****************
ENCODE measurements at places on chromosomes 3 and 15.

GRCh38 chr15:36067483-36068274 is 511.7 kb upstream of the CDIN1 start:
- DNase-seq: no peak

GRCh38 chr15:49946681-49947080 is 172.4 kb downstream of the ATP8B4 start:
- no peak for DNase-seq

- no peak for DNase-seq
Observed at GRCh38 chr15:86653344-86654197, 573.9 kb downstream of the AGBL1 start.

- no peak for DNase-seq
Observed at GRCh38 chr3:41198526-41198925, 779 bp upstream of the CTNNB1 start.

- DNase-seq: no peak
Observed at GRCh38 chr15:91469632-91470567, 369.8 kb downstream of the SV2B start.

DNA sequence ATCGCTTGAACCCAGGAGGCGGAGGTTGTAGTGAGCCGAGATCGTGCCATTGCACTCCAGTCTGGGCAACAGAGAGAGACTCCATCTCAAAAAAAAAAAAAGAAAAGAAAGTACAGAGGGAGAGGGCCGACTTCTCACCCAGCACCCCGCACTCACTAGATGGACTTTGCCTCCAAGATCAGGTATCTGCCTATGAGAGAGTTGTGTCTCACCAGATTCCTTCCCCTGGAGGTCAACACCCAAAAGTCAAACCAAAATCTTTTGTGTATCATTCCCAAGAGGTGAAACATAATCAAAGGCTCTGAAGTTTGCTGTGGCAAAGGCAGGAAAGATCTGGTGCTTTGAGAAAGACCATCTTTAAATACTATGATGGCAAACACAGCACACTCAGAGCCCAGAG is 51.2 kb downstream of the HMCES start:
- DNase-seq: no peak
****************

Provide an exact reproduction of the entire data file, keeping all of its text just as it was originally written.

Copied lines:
ENCODE measurements at places on chromosomes 3 and 15.

GRCh38 chr15:36067483-36068274 is 511.7 kb upstream of the CDIN1 start:
- DNase-seq: no peak

GRCh38 chr15:49946681-49947080 is 172.4 kb downstream of the ATP8B4 start:
- no peak for DNase-seq

- no peak for DNase-seq
Observed at GRCh38 chr15:86653344-86654197, 573.9 kb downstream of the AGBL1 start.

- no peak for DNase-seq
Observed at GRCh38 chr3:41198526-41198925, 779 bp upstream of the CTNNB1 start.

- DNase-seq: no peak
Observed at GRCh38 chr15:91469632-91470567, 369.8 kb downstream of the SV2B start.

DNA sequence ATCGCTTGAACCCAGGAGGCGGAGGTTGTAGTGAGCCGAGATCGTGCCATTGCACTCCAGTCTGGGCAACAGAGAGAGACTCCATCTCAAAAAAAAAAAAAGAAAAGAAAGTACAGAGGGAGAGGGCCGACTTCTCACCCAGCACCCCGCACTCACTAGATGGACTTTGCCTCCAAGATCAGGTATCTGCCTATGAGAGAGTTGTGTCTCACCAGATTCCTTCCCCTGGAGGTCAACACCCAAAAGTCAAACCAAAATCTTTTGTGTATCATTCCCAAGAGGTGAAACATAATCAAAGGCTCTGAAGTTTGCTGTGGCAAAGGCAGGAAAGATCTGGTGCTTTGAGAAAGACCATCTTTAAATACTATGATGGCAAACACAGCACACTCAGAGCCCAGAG is 51.2 kb downstream of the HMCES start:
- DNase-seq: no peak